– On Monday, August 21, 2017, a total solar eclipse will span the United States. The moon will cover at least part of the sun for 2 to 3 hours, with some areas experiencing totality (or complete blockage) for up to 2 minutes 40 seconds. The 2017 Great American Eclipse is noteworthy for its path that makes it visible from most Americans’ backyards; 500 million people across North America will see at least a partial eclipse, yet only about 12 million live within the “path of a totality”. That means it’s especially important for Americans to clearly understand how to safely view the eclipse depending on their location.
“Looking at the sun, even for a short period, without proper protection can cause irreparable eye damage, even permanent eye vision loss,” advises Dr. David P. Nelson, Madison area optometrist and current President of the Wisconsin Optometric Association (WOA). “Since Wisconsin is not an area that will experience complete coverage, wearing glasses specifically designed for eclipse viewing is critical.”
Standard sunglasses, regardless of ultraviolet markings, including UVA and UVB, will not provide enough protection for eclipse viewing due to the intensity of the rays. The sun’s rays may be partially blocked during an eclipse, but the remaining visible rays are still intense enough to cause serious eye damage or even loss of vision. “Eclipse glasses” should have an ISO 12312-2 marking on them to be considered safe for looking at the sun. These glasses should be closely inspected prior to use to ensure the solar filters are free of any scratches or damages. If imperfections are found, the glasses should be discarded. Binoculars, cameras and telescopes should not be used when viewing the eclipse, even if wearing eclipse glasses during use, as these devices can magnify the sun’s rays and negate the effectiveness of the protective eyewear.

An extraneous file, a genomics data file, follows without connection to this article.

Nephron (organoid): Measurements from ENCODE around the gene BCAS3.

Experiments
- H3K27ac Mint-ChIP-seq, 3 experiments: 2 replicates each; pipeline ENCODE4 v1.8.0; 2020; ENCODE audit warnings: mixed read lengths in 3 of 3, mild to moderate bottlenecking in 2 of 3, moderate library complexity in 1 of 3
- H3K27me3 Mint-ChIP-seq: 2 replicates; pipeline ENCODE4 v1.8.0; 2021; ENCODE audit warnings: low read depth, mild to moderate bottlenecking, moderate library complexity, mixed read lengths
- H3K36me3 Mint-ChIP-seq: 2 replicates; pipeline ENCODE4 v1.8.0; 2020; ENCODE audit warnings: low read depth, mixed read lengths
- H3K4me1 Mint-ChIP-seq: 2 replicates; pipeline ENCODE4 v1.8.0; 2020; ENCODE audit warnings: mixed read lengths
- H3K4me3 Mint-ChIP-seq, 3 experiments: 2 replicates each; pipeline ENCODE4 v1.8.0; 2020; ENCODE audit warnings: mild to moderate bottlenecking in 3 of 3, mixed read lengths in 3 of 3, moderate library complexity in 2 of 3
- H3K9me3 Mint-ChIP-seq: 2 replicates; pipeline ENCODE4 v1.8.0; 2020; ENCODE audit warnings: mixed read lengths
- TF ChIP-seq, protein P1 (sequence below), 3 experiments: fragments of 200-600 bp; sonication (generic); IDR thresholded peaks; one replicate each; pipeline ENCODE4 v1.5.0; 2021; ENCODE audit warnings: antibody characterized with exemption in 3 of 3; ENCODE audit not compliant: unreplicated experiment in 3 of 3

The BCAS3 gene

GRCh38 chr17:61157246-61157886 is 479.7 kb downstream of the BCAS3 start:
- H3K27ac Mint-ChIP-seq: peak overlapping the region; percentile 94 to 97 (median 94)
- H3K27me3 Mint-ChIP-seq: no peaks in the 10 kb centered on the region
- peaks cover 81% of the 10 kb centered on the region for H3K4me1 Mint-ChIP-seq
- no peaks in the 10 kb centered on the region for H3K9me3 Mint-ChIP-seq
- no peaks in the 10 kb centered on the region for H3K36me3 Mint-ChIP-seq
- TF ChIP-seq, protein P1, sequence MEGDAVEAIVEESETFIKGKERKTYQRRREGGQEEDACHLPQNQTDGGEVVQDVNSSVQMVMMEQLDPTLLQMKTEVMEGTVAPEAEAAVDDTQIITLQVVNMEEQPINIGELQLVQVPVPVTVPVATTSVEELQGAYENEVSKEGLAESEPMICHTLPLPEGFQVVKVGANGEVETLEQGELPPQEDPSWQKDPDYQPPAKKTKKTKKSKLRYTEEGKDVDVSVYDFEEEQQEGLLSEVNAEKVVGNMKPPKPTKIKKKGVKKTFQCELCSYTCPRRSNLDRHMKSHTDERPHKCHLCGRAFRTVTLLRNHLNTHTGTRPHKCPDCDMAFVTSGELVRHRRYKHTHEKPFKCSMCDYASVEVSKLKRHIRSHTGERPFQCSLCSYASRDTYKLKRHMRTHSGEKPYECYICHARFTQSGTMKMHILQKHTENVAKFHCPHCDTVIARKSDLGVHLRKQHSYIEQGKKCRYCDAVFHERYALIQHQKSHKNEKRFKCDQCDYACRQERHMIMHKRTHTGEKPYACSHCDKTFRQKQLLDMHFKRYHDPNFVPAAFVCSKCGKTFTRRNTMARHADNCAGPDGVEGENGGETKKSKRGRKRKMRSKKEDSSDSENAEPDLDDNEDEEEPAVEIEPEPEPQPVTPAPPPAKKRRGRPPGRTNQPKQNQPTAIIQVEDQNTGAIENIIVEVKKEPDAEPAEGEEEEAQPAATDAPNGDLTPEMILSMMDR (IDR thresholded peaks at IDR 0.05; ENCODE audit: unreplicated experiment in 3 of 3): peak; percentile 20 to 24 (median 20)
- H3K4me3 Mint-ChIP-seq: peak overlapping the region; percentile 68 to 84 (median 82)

“Children should be closely monitored during the eclipse,” explains Dr. Nelson. “Unlike the mature lens found in an adult eye, a child’s lens cannot filter out UV rays as easily, causing damage to the child’s retina. When children play outside, they are often excited and may remove their glasses or their glasses may fall off during activities.”
Overexposure to the sun rays can cause damage to both the front surface of the eye (photokeratitis) and the inside or back of the eye (solar retinopathy). Symptoms include eye pain, burning or red eyes, light sensitivity, blurred vision, difficulty in recognizing shapes, objects’ appearing distorted, headaches, watery eyes, and/or swelling around the eye or eyelid.
“If experiencing any post-exposure symptoms, medical attention should be sought immediately, especially if the condition is worsening with time,” says Dr. Nelson. “Just as with a sunburn, delayed symptoms can also occur several hours after overexposure.”
The best way to monitor eye health, maintain good vision, and keep up-to-date on the latest in developments in vision protection is by scheduling yearly comprehensive eye exams for you and your family with your local optometrist.